Very few farmers in the U.S. experienced abnormally dry conditions in April.

“Since the U.S. Drought Monitor’s inception in 2000, there have never been fewer areas of drought in the nation than there are right now. In fact, less than 1 percent of the U.S. is currently experiencing D-2 (severe) drought,” said Dr. Adnan Akyuz, North Dakota state climatologist the end of the third week of April. “That means there are no D-3 (extreme) or D-4 (exceptional) drought in the country.”

That spells good news going into planting for farmers across the nation.

Planting in areas of the North Dakota in the north central region will be normal, and in the rest of the western half of the state, a little later than normal.

In the eastern half of North Dakota, from Jamestown to Fargo and areas north and south, planting will be later than normal.

For the mid-May outlook, the temperatures across the state will be normal. For precipitation, there is equal chance that precipitation will be below normal, equal or above normal.

Akyuz is unable to predict rainfall because there is no forecast model to follow.

Looking at the end of spring to mid-summer, from May through July, Akyuz said forecasting the temperature across the state “is fuzzy” because there is no forecast model to use.

That means the temperature until mid-summer has an equal chance of being lower than normal, normal or above normal.

“You would need a better skill to break the tie, and the forecast doesn’t have that kind of skill,” he said.

However, forecasting precipitation for the spring to mid-summer is much clearer.

Counties that are south of a diagonal that stretches from northwestern corner to the southeastern corner of the state are considered the southern region for terms of this weather forecast.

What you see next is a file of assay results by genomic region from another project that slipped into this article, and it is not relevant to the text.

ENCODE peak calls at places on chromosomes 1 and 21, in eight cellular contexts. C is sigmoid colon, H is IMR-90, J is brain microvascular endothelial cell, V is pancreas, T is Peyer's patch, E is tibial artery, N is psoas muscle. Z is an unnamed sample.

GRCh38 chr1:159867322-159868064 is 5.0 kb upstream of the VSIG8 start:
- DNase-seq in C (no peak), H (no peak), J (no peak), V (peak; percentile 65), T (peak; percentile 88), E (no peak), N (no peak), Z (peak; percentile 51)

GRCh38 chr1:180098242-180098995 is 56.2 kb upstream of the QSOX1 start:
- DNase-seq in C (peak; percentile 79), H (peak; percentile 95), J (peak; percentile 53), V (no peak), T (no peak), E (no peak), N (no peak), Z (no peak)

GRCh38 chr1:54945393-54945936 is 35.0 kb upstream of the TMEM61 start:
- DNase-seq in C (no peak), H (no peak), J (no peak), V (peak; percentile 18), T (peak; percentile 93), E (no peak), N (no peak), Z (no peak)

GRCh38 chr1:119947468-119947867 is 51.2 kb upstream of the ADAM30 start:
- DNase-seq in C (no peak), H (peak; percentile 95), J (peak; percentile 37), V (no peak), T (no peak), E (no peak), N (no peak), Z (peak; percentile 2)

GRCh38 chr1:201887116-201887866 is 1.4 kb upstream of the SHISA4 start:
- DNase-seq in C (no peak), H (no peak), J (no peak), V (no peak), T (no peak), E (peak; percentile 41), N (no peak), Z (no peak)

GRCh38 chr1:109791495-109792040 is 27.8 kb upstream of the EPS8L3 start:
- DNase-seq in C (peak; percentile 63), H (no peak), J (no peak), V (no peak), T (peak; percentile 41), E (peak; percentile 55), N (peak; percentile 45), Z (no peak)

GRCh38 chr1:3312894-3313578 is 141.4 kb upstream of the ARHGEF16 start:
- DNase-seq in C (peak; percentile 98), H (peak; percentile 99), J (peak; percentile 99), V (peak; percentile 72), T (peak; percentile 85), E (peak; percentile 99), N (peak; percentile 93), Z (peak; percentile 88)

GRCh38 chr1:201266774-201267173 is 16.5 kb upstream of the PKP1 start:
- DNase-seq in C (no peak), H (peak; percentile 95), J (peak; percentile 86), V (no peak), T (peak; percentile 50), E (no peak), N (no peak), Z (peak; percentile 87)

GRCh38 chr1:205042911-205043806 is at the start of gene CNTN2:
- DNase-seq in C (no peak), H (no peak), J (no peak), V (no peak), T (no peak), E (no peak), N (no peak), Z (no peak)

Counties that are to the right of the same diagonal are considered the northern region for the terms of this weather forecast.

In the northern central area (includes the counties of Burke, Mountrail, Ward, Renville and western Bottineau), it will probably be drier than normal to mid-July.

“The north central region of the state is currently experiencing topsoil that is drier than normal, and when the topsoil is drier, you can expect drier than normal precipitation that will continue to mid-summer,” he said.

In the south of the diagonal area, the forecast for precipitation is for “normal to wetter than normal conditions.”

Looking at the entire summer, which would include July, August and September, Akyuz says there still wouldn’t be any skill to determine the temperature.

He forecasts that temperatures will have an equal chance of being below normal, normal, or above normal, but with precipitation, there will be wetter than normal conditions - at least in the southern areas.

“The trend for the southern (of the diagonal) portion of the states is to have wetter than normal conditions,” he said.

However, the counties north of the diagonal line will have and equal chance of normal or more rainfall in the mid-July to September timeframe.

“These counties end the summer with above normal precipitation,” Akyuz said.

In counties north and east of the diagonal, the forecast cannot be defined - precipitation could be lower than normal, normal, or higher than normal.

In early fall, the El Nino will strengthen and now, skill can be applied to the forecast.

Temperatures in the southern region are expected to be above normal in early fall.

Temperatures in the northern regions have an equal chance of being below normal, normal or above normal.

“When we go a little further out to the winter, the precipitation is expected to be leaning to an equal chance of below normal, normal or above normal,” Akyuz said.

However, temperatures in the southern region of the diagonal will have less than a 40 percent chance of having above normal temperatures, but a little better than an equal chance of above normal temperatures.

In the northern region, temperatures have a greater than 40 percent chance of above normal winter temperatures.

Meanwhile, planting has started for a few producers in April.

Producers in parts of the southwestern region of the state started planting April 15.

“Producers have been out planting canola, peas, and spring wheat,” said Duaine Marxen, NDSU Extension agent in Hettinger County, based in Mott.

Up in the northwestern region in Burke County, Dan Folske, NDSU Extension agent, said producers have been out planting peas.

“A few have started planting, but most are putting down fertilizer. There’s a lot of fertilizer going down,” Folske said.

Danielle Staub, NDSU Extension agent in Williams County, said producers were busy planting wheat and pulses.

However, producers were out of the fields for the snow and rain, which occurred the beginning of the last week of April. Most areas experienced cold weather with a snow/rain mix and temperatures dropping into the 20s-30s.